China cracks down on crypto-related money laundering
More than 1,100 people arrested over phone and internet-based scams
China continues its anti-cryptocurrency policies with further investigations and arrests
Following extensive investigations and surveillance of suspected scammers, police in China have now arrested more than 1,100 people suspected of using cryptocurrencies to launder illegal proceeds from telephone and Internet scams in a recent crackdown, the Ministry of Public Security said.
The arrests are part of a continued effort by authorities in China to increase their crackdown on cryptocurrency trading. Last month, three industry bodies banned crypto-related financial and payment services, and China’s cabinet said it would clamp down on bitcoin mining and trading.
The Chinese public security ministry said that by Wednesday afternoon police had broken up more than 170 criminal groups involved in using cryptocurrencies to launder money. The scam the perpetrators used was simple: the money launderers charged their criminal clients a commission of between 1.5% and 5% to change their illegal proceeds into virtual currencies using crypto exchanges, the ministry announced on its official Wechat account.
Yesterday China’s Payment & Clearing Association said that the number of crimes involving the use of virtual currencies is on the rise. Because cryptocurrencies are anonymous, convenient and global in nature, “they have increasingly become an important channel for cross-border money laundering,” the association said in a statement.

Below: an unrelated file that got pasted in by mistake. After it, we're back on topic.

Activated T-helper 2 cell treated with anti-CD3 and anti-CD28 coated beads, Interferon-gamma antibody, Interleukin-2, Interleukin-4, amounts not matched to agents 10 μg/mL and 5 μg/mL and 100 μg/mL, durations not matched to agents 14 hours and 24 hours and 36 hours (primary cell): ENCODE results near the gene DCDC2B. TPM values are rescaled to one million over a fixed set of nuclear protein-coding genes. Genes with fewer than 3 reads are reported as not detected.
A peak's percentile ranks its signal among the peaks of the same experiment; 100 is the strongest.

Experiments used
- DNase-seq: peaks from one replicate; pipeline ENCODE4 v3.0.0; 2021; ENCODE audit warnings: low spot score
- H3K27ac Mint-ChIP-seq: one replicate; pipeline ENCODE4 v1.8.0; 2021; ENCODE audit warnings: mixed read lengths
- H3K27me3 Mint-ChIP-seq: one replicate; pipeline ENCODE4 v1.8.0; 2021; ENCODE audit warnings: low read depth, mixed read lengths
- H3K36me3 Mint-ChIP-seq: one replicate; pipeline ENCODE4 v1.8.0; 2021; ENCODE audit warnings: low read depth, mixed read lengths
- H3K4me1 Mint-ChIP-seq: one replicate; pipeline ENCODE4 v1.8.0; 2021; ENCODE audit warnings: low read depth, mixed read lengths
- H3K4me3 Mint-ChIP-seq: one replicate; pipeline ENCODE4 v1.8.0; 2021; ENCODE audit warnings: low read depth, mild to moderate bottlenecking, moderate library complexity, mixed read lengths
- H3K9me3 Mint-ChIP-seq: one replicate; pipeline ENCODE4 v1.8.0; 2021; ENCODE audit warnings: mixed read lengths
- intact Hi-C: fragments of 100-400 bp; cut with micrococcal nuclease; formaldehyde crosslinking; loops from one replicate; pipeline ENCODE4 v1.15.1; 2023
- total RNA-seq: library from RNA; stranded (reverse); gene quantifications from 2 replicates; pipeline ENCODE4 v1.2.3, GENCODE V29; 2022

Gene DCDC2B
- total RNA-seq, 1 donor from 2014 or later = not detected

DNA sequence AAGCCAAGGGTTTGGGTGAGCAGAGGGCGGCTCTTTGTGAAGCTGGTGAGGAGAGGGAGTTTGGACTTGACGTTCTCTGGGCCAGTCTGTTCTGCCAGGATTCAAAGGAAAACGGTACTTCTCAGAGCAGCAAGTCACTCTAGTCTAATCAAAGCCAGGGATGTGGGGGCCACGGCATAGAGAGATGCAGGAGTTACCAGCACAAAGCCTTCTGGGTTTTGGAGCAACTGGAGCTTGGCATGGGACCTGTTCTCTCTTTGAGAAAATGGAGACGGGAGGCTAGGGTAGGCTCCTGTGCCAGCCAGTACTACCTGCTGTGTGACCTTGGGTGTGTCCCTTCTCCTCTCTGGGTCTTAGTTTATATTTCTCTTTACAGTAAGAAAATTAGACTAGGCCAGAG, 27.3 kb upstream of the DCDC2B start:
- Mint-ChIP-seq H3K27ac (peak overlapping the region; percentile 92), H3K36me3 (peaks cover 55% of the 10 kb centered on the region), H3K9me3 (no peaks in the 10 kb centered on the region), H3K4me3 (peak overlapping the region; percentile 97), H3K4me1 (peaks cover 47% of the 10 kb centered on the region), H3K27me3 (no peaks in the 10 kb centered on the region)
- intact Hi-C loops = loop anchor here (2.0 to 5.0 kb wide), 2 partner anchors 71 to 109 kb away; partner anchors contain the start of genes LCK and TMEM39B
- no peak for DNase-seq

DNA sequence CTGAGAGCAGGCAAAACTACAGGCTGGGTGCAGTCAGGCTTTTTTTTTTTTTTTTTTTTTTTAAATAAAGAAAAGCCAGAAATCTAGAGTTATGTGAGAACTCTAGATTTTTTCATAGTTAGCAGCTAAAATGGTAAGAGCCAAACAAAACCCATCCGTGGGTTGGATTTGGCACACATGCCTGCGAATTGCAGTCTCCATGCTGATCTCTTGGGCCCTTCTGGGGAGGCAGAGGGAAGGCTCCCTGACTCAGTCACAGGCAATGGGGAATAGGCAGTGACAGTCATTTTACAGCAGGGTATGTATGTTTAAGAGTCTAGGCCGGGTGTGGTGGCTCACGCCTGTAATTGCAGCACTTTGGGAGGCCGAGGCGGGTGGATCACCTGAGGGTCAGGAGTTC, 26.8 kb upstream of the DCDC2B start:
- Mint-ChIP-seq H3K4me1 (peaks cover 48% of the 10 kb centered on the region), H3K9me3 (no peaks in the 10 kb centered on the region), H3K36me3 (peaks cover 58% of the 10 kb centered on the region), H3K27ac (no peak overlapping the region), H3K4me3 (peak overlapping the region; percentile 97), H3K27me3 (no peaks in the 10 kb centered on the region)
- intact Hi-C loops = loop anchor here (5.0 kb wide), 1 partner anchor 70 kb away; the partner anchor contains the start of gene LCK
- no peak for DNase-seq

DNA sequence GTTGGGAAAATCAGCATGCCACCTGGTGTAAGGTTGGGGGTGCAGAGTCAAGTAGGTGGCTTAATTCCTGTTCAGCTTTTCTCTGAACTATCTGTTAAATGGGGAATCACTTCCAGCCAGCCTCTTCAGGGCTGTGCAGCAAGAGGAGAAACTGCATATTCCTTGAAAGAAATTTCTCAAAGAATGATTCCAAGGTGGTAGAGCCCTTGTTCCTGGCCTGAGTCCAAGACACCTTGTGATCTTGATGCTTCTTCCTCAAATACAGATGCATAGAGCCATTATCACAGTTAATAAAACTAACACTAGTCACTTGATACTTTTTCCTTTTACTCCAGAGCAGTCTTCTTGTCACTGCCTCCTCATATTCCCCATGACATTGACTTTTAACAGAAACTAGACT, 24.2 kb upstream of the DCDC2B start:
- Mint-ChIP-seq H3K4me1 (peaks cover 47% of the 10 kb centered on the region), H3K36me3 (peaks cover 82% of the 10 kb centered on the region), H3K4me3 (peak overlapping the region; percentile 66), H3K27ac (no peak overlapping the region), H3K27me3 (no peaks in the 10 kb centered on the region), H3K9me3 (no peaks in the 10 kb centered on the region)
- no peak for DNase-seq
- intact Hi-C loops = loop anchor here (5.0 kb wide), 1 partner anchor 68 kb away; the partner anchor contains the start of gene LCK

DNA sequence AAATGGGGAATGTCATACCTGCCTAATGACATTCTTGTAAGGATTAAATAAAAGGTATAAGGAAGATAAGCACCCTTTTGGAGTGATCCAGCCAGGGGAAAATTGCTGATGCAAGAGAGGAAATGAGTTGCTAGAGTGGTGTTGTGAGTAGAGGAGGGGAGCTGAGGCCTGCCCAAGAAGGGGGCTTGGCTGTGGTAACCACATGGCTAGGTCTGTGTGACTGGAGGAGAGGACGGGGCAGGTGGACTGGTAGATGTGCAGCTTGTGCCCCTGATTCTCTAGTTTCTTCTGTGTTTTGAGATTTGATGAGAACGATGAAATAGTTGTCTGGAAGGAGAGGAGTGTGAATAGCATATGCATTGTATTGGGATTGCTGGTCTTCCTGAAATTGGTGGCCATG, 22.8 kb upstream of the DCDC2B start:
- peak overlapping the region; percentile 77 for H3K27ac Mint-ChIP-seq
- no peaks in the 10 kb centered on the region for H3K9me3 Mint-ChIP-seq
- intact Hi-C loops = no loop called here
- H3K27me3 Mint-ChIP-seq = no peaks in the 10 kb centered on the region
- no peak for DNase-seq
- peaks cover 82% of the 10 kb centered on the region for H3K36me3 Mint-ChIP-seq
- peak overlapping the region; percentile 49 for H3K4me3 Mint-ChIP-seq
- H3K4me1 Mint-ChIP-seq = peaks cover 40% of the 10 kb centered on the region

Cryptocurrencies are quickly becoming the payment of choice when it comes to illegal gambling activities, with nearly 13% of gambling sites supporting the use of virtual currencies, and blockchain technology has made it more difficult for authorities to track the money, according to the association.
China banned financial and payment institutions from providing cryptocurrency-related services in mid-May on the back of their volatility. It said they posed serious risk to people’s property and could disrupt the normal economic and financial order. Internet platforms were also included in the ban, and insurance companies may not underwrite any firm that deals with virtual currencies in any way. Nevertheless, some overseas trading platforms can still be accessed from mainland China, and advertisements are still rife on Weibo and WeChat.
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